Massachusetts offers Home Visiting services in 17 communities across the state. More information and enrollment help can be found at the Massachusetts Home Visiting Initiative website.
Catholic Charities Healthy Families provides free weekly home-visiting program for first-time pregnant and/or parenting young parents for the first 6 months of baby’s life and then adjust to meet family’s needs until the child turns three.
Massachusetts has support groups, resource centers, and information for grandparents and others providing kinship care for children. Learn to Cope offers education, resources, peer support, and hope for parents and family members coping with a loved one’s addiction to opiates or other drugs. There are Learn to Cope support meetings across the state of Massachusetts.
NAMI (or, the National Alliance on Mental Illness) is an organization with a Massachusetts chapter to support families of individuals with mental illness. They also provide information and resources for family members of people with substance use disorders.
This tip sheet from the Massachusetts Commission on the Status of Grandparents Raising Grandchildren gives guidance on talking to children about their parent’s use of drugs or alcohol.
Alcohol and Drug Addiction happens in the best of families … and it hurts – informational handout from NCADD.https://ncadd.org/images/stories/PDF/alcoholanddrugaddictionhappensinthebestoffamilies.pdf
Information on teen drinking and how to talk to your teen about alcohol.https://massclearinghouse.ehs.state.ma.us/PROG-BSAS-YTH/SA1011kit.html
Aimed at parents of 3rd – 5th graders, this free booklet from DPH includes information and tips on how to protect children from alcohol or other drug use in the future.https://massclearinghouse.ehs.state.ma.us/PROG-BSAS-YTH/SA1021.html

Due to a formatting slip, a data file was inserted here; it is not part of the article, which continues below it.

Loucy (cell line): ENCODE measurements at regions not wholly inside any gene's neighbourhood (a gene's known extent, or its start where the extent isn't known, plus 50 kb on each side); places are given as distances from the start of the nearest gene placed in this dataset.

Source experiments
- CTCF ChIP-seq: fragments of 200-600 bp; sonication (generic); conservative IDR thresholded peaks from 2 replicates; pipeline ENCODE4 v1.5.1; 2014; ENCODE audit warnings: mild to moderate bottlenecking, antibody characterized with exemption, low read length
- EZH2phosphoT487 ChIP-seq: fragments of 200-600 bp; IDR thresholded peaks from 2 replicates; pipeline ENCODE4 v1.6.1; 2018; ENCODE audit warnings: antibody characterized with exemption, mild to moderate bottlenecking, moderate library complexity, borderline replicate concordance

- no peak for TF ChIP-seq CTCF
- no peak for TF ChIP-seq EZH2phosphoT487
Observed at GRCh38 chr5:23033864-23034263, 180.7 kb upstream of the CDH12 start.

The Fatherhood Project has videos, tips, and support groups for fathers going through divorce, fathers in recovery, and fathers who want to learn to advocate for their partners in medical settings.
Parenting Journey has a group specifically for fathers.https://parentingjourney.org/parents/parenting-journey-for-fathers/
Sage house is a residential program for parenting fathers and couples.
Children’s Trust MA’s Fatherhood Initiative works to advance activities and trainings that support fathers, their families, and the professionals who work with them: The Fathers & Family Network is a statewide networking and training group for professionals who work with fathers. The Nurturing Fathers Program helps fathers build and strengthen positive parenting attitudes and behaviors.
Hazelden has information on how to be a great sober dad.https://www.hazeldenbettyford.org/articles/sober-dad/how-to-be-good-father-recovery
SAMHSA has a fatherhood page with resources, information, a blog, and trends.https://www.fatherhood.gov/content/substance-abuse
Best Start has a free downloadable guide for engaging fathers in programs for families.
MassFAS is an organization and task force in Massachusetts working to get services for children and adults who have symptoms of prenatal alcohol exposure. They invite parents of children with any Fetal Alcohol Spectrum Disorders (FASD) to attend their meetings. Contact information is on their website.